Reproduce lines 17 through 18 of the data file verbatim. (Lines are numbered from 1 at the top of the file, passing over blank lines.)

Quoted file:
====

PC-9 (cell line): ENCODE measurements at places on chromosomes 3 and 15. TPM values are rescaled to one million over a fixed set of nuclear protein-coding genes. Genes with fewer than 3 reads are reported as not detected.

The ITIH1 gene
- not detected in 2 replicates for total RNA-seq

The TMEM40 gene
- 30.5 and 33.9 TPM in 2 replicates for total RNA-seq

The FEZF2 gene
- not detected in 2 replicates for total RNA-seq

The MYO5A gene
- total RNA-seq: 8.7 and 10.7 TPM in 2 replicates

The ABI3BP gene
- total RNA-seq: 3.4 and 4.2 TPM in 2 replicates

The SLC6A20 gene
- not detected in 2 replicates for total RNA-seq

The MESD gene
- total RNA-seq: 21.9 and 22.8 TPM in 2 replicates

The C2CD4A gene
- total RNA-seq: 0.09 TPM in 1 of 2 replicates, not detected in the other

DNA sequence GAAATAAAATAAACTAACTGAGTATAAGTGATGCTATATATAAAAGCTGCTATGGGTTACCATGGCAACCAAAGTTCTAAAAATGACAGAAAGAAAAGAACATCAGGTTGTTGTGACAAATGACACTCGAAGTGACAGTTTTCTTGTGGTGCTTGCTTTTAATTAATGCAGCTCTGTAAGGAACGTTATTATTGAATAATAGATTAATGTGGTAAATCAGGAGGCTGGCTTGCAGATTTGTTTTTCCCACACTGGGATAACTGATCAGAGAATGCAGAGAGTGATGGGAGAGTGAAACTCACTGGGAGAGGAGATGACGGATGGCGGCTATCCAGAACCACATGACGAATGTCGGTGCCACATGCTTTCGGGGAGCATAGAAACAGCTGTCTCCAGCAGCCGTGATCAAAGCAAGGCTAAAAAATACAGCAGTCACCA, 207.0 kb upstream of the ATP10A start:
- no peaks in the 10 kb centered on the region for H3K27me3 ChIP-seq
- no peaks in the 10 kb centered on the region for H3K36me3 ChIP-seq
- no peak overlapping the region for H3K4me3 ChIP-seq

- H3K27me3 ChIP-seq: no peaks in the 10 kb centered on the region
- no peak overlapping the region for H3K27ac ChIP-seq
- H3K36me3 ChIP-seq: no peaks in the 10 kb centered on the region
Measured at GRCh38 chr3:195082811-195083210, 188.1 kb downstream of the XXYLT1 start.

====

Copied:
- total RNA-seq: 0.09 TPM in 1 of 2 replicates, not detected in the other

DNA sequence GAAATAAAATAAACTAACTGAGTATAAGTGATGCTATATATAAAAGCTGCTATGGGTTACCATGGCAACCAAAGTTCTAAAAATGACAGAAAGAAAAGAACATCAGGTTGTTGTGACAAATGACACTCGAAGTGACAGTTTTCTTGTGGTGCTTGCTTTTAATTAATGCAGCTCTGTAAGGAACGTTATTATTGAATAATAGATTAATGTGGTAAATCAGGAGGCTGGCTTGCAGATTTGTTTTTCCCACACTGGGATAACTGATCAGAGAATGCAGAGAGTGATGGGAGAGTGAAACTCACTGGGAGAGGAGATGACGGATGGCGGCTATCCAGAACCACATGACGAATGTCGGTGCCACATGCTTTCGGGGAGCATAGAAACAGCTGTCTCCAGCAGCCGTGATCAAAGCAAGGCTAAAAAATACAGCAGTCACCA, 207.0 kb upstream of the ATP10A start: